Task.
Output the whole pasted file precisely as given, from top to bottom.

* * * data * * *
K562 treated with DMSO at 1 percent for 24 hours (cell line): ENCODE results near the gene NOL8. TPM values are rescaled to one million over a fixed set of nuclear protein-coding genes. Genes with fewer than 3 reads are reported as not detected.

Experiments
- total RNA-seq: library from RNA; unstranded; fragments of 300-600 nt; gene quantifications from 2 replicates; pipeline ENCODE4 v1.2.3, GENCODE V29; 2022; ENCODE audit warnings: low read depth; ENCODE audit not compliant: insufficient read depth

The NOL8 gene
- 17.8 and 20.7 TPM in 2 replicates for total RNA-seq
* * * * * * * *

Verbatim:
K562 treated with DMSO at 1 percent for 24 hours (cell line): ENCODE results near the gene NOL8. TPM values are rescaled to one million over a fixed set of nuclear protein-coding genes. Genes with fewer than 3 reads are reported as not detected.

Experiments
- total RNA-seq: library from RNA; unstranded; fragments of 300-600 nt; gene quantifications from 2 replicates; pipeline ENCODE4 v1.2.3, GENCODE V29; 2022; ENCODE audit warnings: low read depth; ENCODE audit not compliant: insufficient read depth

The NOL8 gene
- 17.8 and 20.7 TPM in 2 replicates for total RNA-seq